Part 1 - Results
and table - printer
When the Leeds City directors sought a new secretary-manager
in May 1912, the man they singled out was up and coming Northampton
Town manager Herbert Chapman.
They hoped desperately that the appointment would spark a revival
in City's fortunes. A run of four home defeats in December 1912
took the shine off what had been a reasonable start to Chapman's
time in charge, but he was laying out his plans to get the season
back on track.
When he first arrived at Elland Road, Chapman had started sorting
the wheat from the chaff. During the summer he supervised the
clear out of a number of players whom he considered not up to
scratch, including Alec Creighton,
Leslie Murphy, Jimmy
Fortune and Tom Mulholland.
The New Year saw the exodus continue as Scunthorpe and Lindsey
United signed both Hugh Roberts
and Tom Morris and then
Stan Cubberley joined Swansea.
The three had been stalwarts of Frank Scott-Walford's team; indeed,
Cubberley had appeared in 181 League and 7 FA Cup matches for
City and only Billy McLeod and Fred Croot had made more appearances
for the club, though George Affleck would later inch past Cubberley's
Hugh Roberts was the star of the 1911/12
campaign but had been lacklustre and pedestrian this time
around, while Tom Morris had not had a look in all season.
In the closing weeks of 1912 Chapman bolstered his attack by
signing Jimmy Speirs, Simpson Bainbridge and Arthur Price; in
January he added 17-goal Shildon winger George
Fenwick. He hoped the new men would inspire a change of fortune.
1913 kicked off with a trip to Blackpool for a New Year's Day
encounter, with City bidding to end a run of six games without
a win. The last victory had come at the end of November, away
to Nottingham Forest. Tom Broughton,
a right-half signed from Grangetown in October, made his first
team debut at Blackpool, partnering Evelyn
Lintott and Mick Foley in the half-back line. Irish
international Billy Scott continued in goal, behind full-backs
George Law and George Affleck, who was playing just his second
game of the season. Bainbridge, Price, Billy McLeod, Speirs and
Fred Croot formed the forward line. City put an end to their losing
streak with a sterling 3-0 victory.
The Leeds Mercury: "Leeds exhibited much superior tactics ...
The attack was characterised by plenty of vim, the whole of the
forwards showing plenty of dash and a perfect understanding, which
made them well nigh irresistible. Robertson,
McLeod and Speirs were frequently in the picture, and the wing
men showed a rare turn of speed, which was very useful at times."
After eleven minutes City took the lead through Croot. It was
the only goal of a first period dominated by the Citizens. Blackpool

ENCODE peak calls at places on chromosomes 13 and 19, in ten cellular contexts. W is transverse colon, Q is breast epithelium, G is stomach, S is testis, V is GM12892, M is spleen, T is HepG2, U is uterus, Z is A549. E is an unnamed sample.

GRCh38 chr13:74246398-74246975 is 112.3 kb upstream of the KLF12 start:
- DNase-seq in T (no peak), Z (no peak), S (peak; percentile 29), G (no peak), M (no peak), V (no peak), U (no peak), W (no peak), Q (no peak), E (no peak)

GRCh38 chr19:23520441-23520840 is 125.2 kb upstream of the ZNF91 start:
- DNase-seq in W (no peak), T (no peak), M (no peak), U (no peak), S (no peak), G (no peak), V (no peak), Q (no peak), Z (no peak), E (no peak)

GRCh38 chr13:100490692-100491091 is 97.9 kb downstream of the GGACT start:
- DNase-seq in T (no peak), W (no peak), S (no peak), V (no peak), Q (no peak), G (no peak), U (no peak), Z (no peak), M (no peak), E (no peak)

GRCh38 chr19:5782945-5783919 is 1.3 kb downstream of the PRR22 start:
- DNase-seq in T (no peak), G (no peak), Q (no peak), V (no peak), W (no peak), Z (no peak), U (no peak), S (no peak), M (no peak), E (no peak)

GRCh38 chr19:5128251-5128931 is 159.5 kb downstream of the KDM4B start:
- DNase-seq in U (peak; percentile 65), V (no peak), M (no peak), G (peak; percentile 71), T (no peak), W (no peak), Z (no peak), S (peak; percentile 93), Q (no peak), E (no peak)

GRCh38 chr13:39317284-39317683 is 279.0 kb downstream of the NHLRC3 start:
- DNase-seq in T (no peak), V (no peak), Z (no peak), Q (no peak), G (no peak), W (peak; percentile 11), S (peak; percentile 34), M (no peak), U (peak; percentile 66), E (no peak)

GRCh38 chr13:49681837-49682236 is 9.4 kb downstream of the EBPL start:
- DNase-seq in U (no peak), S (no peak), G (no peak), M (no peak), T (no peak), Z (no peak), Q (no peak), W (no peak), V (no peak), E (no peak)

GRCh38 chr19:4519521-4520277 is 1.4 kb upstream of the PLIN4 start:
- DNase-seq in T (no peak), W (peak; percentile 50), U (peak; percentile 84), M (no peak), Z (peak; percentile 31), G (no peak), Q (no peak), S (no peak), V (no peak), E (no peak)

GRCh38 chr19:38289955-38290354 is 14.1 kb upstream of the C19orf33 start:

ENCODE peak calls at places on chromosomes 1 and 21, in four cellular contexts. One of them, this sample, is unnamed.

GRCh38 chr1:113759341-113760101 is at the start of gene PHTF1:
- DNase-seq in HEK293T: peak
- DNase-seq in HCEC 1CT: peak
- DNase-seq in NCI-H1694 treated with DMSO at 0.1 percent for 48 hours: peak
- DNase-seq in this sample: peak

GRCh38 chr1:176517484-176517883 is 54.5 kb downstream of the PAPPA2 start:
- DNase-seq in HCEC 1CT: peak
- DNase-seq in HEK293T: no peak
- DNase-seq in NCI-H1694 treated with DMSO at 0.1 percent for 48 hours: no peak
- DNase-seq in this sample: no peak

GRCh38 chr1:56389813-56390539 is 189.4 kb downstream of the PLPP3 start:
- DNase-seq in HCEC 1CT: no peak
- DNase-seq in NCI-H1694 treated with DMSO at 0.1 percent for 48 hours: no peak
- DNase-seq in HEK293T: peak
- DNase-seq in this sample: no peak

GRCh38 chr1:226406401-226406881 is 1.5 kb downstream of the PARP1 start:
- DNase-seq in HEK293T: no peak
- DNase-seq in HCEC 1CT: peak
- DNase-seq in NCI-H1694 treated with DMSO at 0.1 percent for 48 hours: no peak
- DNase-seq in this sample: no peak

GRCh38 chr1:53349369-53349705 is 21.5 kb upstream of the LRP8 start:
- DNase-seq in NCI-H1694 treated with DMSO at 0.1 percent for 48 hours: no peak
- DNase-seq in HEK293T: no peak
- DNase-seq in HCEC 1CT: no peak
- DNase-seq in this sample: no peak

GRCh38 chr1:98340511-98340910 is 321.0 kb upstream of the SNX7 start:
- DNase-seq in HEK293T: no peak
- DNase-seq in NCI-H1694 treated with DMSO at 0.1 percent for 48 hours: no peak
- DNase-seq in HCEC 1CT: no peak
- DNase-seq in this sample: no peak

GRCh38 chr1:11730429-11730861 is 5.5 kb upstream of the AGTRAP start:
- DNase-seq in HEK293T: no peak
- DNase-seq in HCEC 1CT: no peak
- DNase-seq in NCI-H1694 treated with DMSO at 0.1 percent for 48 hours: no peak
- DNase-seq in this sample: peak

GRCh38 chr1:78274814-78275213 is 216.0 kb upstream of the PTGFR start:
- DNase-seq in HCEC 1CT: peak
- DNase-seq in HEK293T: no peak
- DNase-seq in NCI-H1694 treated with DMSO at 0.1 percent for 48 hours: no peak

reshuffled their attack and were much livelier after the break.
Despite a number of opportunities, however, they could not break
down a resolute Leeds defence. Croot, the most dangerous forward
on the field, set City off again, igniting a movement which ended
with McLeod testing the keeper from close range.
Shortly afterwards, City capitalised on a concerted assault on
the Blackpool area when Bainbridge grabbed a second goal after
an untidy tangle in the Seasiders' penalty area. With ten minutes
remaining, McLeod made
it three from Croot's cross. It was the most emphatic of victories.
Suitably invigorated, the Peacocks sought another victory at
Barnsley but were defeated 2-0 in a game ruined by wind and rain.
The South Yorkshire team scored from a corner just before half
time and wrapped up the points in the closing minutes.
back to top
Nevertheless, JRB was remarkably upbeat with his report for the
Mercury, "There was not a real weak man on the field, although
Broughton hardly played with the dash that is required of a right-half.
Speirs did many smart things, and, together with McLeod and Croot,
combined together in some of the nice football we witnessed. Bainbridge
as usual put in many neat centres."
City hoped to take advantage of a home draw in the FA Cup first
round against Burnley on January 11, but the match was abandoned
in the second half after a blizzard, with the ground already under
several inches of snow. The Lancastrians were 4-2 ahead at the
time, chiefly down to the fact that they had enjoyed the considerable
advantage of the conditions in the first period. McLeod and Foley
had got City's goals.
The Peacocks had hinted strongly that they might well get back
on terms after the change of ends, but just five minutes of the
second half had gone when the referee abandoned the game. With
the pitch markings obscured by snow, he had been unable to tell
whether Bainbridge had been inside the Burnley penalty area when
he was upended.
The restaged match on Wednesday was "one of the finest and most
exciting games ever seen at Elland Road" according to Yorkist,